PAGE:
Online Privacy News and Views
The UK’s most used cookie law compliance model is not compliant if Do Not Track requests are ignored by websites setting tracking cookies, according to the UK Information Commissioners Office (ICO) case work team.
Facebook has announced the launch of a new online advertising platform that looks set to take consumer tracking to a whole new level, and is likely to open up a new front in the battle for online privacy. It may also be in breach of EU marketing and privacy rules.
Last week we learned that a marketing start-up Renew has been trialling the use of tracking technology on the streets of London – through wifi enabled recycling bins. The news of this activity caused quite a stir, to the point that within a few days, the City of London Corporation, the local government body, ordered the data collection to stop just a few days later, and asked the Information Commissioners Office, the UK’s privacy regulator, to investigate a potential breach of the law. See – City of London smartphone tracking wi-fi usage banned. However, the question of the legality of the activity is only part of the story, what is perhaps more interesting is the potential for reputational damage that results from such covert tracking activity.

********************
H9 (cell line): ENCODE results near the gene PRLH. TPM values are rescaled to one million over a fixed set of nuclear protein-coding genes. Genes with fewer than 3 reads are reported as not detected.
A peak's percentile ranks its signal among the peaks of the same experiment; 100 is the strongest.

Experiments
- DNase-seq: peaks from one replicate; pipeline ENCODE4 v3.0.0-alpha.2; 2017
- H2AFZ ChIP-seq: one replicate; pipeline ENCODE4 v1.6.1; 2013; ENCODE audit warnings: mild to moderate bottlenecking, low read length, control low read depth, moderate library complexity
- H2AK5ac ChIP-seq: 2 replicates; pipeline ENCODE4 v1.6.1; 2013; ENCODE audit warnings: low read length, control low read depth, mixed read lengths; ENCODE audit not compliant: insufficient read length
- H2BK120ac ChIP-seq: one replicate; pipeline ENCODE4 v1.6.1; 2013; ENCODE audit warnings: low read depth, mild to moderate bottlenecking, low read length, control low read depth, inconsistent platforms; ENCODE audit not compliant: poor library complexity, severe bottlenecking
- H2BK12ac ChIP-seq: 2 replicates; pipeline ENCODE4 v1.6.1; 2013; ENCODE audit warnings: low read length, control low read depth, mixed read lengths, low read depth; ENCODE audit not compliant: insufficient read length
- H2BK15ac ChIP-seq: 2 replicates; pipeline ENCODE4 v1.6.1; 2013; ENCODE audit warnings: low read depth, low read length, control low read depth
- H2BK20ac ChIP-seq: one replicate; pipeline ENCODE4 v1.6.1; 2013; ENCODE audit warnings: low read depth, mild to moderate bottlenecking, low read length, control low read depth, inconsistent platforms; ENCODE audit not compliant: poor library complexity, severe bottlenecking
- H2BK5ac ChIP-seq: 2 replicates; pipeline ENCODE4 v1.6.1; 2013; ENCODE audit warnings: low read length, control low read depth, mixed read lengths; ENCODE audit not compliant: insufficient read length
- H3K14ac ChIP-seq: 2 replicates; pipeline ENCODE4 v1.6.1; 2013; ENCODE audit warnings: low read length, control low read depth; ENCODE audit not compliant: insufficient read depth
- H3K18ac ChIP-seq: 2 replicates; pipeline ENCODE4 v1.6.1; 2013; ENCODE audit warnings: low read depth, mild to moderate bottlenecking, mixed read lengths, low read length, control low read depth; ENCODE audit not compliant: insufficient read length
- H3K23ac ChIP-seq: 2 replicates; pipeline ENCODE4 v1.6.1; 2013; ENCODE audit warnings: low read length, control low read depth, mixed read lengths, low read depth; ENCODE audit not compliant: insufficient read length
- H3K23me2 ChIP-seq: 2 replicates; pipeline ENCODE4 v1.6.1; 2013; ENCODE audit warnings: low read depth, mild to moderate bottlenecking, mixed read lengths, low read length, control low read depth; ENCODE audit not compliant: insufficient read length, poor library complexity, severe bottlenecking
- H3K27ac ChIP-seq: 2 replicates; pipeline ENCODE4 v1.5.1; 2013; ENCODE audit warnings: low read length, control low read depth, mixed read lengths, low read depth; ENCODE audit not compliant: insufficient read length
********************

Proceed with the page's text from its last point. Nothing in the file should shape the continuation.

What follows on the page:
The Office of Fair Trading (OFT) appears to be taking a more proactive approach to reminding businesses of their obligations under the cookie law, than the UK’s official enforcer of the cookie regulations, the ICO.
Last week the ICO gave us advance notice that they were going to change their website to an implied consent model of cookie law compliance.
Yesterday the ICO published its much anticipated update to its enforcement activity for compliance with the cookies law. It is not as dramatic a document as some had perhaps expected or hoped for. There are no announcements of big fines.
The ICO has launched a new ‘enforcement’ section on its website today which includes the first reports on its activity to monitor and enforce the cookie law.
The ICO came under fire recently when a publicised Freedom of Information request published by PC Pro claimed their response as evidence that they are not properly prepared to enforce the cookie law.